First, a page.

The emotions do not stop and end with the fighters themselves. The coaches are as immersed as their students in the fight. I saw each coach express genuine happiness or sadness in victory and defeat, the kind of emotion you see on a parent when their kid comes home with a grin and their first A+ in hand or tears in their eyes after being bulled in school. The investment in the fight is two-fold; while the fighter puts it on the line in the cage, the coach carefully molds each fighter in to the kind of person who can cast emotions aside enough to get in the cage with someone else and wage war. The coach who can mold a once out of shape kid in to a disciplined, lean, in-shape and motivated fighter, like Julio Arce. Arce fights under the Tiger Schulmann banner, and was once an overweight kid before he started training. Arce made his amateur MMA debut at the tender age of 18, and has yet to lose a bout in professional MMA, kickboxing, or boxing. I watched him unleash a storm of calculated aggression against his opponent, who could not get a punch or takedown in during the duration of the fight. As Arce cheered his victory in the cage, he spoke excitedly with his coaches and a lone reporter after the fight was over. “Your training was way tougher than that!” exclaimed Schulmann as Arce bounced up-and-down, still barefoot from the fight but with no scratches on him, barring his perpetual cauliflower ear.
A blurry Julio Arce about to take a picture with a fan
Being a MMA coach is not a ticket to success or riches. For some, it is a way of giving back to the martial arts, a way to continue their role in the sport after hanging up the gloves. These coaches often make money by running academies that cater not only to aspiring professional MMA athletes, but also to clients who want to simply learn the art or to just get in shape. It is these clients that provide the livelihood for the coaches; cornering a fighter is done out of a sense of investment, a sense of pride and confidence in the rising stars of the sport of mixed martial arts.
Knowing all of this and sitting cageside without any distractions has made me less of a critic, less quick to say that someone was “exposed” or to write off someone as a “has been”. The scattering of background information on each of the fighters added emotion to the battle going on in front of me. Not the kind of emotion that makes you love, hate, laugh, cry or cloud your judgment, but the kind that gives you a deeper understanding that the fight does not begin or end at the cage.That the explosion of a shin against someone’s midsection, the collision of knuckles against someone’s jaw, and the expertly timed chokes and joint locks are the validation of hundreds of hours of work behind the scenes, the kind of work that the time spent in the cage just a blip in the long, arduous hours of training that tax fighters physically, mentally, and emotionally. Not all fighters who enter the cage are destined to be great, but those who continue to train hard, train intelligently, and continue to put themselves on the front lines deserve respect that many tend to overlook in defeat.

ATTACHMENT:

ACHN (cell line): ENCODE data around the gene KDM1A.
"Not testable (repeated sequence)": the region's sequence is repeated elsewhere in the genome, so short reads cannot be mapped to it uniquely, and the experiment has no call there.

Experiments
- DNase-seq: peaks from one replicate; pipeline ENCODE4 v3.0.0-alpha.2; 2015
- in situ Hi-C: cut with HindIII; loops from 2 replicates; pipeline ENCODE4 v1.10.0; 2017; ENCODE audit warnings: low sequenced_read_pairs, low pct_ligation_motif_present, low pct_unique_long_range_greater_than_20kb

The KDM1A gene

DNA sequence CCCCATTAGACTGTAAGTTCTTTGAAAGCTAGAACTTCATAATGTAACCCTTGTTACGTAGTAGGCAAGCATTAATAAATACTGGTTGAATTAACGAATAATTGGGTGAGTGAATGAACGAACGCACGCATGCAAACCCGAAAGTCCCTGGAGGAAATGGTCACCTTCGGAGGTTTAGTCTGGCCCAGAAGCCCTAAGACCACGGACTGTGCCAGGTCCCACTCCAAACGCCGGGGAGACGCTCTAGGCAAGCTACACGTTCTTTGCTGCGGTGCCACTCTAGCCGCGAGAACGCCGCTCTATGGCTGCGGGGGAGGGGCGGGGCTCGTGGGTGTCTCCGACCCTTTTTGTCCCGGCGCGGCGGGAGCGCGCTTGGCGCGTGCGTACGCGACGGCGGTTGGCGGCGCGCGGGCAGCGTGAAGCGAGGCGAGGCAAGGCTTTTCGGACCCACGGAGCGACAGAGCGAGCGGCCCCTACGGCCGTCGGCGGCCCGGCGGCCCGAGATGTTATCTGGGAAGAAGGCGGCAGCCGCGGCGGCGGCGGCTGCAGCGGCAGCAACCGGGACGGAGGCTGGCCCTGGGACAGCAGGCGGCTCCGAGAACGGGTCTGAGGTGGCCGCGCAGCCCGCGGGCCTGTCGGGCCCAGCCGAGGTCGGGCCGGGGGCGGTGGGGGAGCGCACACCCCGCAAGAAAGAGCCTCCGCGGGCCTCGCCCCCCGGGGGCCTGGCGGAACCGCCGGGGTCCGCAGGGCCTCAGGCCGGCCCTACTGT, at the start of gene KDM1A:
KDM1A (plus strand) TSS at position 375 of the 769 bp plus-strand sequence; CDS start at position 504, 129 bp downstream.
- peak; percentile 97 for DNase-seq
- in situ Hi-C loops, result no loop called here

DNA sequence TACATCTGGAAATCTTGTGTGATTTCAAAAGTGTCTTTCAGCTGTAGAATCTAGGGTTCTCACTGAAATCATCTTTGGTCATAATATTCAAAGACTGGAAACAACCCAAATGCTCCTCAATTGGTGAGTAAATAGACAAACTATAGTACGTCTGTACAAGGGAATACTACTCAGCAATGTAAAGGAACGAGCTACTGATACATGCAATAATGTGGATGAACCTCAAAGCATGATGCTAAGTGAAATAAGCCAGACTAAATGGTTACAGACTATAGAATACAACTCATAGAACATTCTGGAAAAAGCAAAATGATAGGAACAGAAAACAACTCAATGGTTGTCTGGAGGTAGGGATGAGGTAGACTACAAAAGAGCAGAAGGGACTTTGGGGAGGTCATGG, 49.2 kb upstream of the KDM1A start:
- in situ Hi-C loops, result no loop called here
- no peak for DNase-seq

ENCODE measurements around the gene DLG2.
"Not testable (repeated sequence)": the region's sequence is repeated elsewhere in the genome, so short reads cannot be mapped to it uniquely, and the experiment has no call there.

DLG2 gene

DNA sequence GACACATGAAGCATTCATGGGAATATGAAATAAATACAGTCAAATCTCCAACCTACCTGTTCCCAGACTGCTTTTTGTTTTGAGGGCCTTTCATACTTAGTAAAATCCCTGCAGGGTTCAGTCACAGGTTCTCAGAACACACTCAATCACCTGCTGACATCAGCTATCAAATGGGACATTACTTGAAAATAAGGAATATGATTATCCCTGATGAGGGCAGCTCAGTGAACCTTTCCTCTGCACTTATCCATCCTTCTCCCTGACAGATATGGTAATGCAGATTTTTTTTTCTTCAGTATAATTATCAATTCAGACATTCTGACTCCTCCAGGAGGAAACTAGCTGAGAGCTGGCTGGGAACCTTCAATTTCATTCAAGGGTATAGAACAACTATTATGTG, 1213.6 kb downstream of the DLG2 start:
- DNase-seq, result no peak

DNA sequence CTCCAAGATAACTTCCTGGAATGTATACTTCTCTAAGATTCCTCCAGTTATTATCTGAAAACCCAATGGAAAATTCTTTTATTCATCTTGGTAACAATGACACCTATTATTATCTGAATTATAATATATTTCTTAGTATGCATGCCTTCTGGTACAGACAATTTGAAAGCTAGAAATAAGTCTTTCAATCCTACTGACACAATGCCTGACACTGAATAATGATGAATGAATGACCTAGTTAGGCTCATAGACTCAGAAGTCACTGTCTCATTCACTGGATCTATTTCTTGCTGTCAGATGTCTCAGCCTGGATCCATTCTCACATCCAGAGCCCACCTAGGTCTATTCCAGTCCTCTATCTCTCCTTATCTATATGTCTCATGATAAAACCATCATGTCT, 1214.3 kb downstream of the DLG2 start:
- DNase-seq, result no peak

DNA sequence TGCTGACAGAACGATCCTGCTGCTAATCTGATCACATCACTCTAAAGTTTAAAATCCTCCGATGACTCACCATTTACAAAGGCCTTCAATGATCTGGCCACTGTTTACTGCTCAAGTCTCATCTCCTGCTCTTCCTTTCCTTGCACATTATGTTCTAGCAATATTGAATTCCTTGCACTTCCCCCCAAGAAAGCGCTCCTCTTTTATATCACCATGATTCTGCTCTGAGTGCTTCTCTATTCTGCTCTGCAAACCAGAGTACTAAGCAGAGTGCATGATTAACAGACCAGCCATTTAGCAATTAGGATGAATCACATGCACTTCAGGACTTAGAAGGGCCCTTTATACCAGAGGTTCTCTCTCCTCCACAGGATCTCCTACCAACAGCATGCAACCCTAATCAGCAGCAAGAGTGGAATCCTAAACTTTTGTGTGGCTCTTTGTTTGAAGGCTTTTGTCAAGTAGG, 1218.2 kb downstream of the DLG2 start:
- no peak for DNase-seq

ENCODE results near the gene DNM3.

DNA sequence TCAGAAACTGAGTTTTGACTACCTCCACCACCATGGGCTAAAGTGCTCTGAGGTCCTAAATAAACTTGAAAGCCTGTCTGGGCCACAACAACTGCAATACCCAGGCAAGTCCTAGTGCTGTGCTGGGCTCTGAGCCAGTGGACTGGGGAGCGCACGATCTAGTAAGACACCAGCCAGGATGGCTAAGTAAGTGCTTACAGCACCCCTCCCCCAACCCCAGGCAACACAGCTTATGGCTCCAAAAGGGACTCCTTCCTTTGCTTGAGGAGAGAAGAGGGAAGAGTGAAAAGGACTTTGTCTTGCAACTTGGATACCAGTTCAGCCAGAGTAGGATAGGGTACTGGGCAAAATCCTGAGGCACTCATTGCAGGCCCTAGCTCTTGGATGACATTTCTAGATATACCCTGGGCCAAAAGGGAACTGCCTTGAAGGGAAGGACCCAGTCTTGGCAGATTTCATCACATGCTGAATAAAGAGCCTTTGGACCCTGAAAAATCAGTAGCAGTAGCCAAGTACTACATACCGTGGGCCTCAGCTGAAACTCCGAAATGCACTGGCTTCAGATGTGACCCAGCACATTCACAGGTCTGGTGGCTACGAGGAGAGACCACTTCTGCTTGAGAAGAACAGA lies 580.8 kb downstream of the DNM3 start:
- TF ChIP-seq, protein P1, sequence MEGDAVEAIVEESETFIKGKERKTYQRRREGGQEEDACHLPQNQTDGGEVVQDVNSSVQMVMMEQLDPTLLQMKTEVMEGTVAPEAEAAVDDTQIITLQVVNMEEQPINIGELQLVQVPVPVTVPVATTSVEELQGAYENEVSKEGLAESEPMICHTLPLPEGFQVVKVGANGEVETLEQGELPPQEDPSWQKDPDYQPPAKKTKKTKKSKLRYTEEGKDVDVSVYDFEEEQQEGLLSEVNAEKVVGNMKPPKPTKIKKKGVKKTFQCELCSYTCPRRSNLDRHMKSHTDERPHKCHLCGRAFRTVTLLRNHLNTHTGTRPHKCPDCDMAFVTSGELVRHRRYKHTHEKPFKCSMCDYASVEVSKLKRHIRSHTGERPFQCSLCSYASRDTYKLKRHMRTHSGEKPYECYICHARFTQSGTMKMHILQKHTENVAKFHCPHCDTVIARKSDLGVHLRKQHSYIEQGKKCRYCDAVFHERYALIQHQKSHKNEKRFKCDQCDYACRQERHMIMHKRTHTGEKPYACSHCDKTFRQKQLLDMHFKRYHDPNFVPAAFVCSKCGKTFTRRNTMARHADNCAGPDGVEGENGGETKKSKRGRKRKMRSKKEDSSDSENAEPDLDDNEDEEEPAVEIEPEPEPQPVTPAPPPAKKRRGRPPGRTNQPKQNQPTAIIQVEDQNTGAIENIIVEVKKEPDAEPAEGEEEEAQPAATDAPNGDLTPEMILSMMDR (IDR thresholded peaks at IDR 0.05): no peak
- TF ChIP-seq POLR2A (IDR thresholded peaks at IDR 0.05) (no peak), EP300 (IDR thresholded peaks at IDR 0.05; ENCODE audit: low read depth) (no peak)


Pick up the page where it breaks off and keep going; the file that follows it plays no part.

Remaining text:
It’s easy to forget that some losses aren’t due to a lack of skill, and while some of the losses at the Ring of Combat show were probably because the fighter was so early in his career or just wasn’t training the right way, but sometimes it’s just not your day. On that one day, your game plan didn’t click, on that one day you couldn’t pull the proverbial trigger. Ultimately, one’s success in MMA is defined by whether a fighter can push past moments like that to continue to learn and adapt to pursue successful MMA career.
As I watched each fighter leave the ring after each match, it was clear that the fight game is one of the most unforgiving businesses around, in and out of the ring. I watched one man who lost his fight collect a check that would make most wince, handed to him by a man in a suit as he sat alone on the stairs, bruised, shirtless, and bloodied with his head in his hands. I saw no teammates around him, only his girlfriend who walked him out of the venue. He’d forgotten to put in a request to have his gas money reimbursed, so his paltry show money would have to cover that as well. The winners of each fight gleefully ran to their supporters in the crowd and were showered with hugs, high-fives, and requests for autographs. I did not see a loser from any of the fights stick around; they disappeared from the venue that now held the memory of a loss instead of the euphoria that surrounds the beginning of battle.
MMA is a sport where even its biggest stars support fighters on the rise. I saw UFC and Pancrase legend Ricardo Almeida coach Frankie Perez to victory, Ultimate Fighter alumnus and Serra-Longo fighter Al Iaquinta cheer on and coach his teammates with the intensity of a football coach during the Super Bowl, and UFC veterans Dante Rivera and Jesse Taylor in the corners of their respective fighters. None of these guys were “too good” to come back to the small show, to help the new generation create a legacy of their own.
As I left the venue, I heard Dante Rivera laugh and tell his friends “You can’t kick me out of here, I’ve been at this place forever!” And in many ways, Dante is right. Once you’ve entered the realm of MMA, once you’ve stepped in to the cage to test yourself and tasted the levels of success possible in this sport, walking away is almost impossible. Everyone hangs up their gloves at some point, but the spirit of combat never leaves them and lives on in the form of their other teammates that continue to pave the way.